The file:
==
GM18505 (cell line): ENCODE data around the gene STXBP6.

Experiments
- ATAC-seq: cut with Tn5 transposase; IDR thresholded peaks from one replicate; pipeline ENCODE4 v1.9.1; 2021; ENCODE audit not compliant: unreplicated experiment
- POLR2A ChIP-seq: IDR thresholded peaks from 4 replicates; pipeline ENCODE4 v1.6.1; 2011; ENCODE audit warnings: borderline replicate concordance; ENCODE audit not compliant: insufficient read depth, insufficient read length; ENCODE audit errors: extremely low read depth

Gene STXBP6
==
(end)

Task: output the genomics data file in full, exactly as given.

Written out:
GM18505 (cell line): ENCODE data around the gene STXBP6.

Experiments
- ATAC-seq: cut with Tn5 transposase; IDR thresholded peaks from one replicate; pipeline ENCODE4 v1.9.1; 2021; ENCODE audit not compliant: unreplicated experiment
- POLR2A ChIP-seq: IDR thresholded peaks from 4 replicates; pipeline ENCODE4 v1.6.1; 2011; ENCODE audit warnings: borderline replicate concordance; ENCODE audit not compliant: insufficient read depth, insufficient read length; ENCODE audit errors: extremely low read depth

Gene STXBP6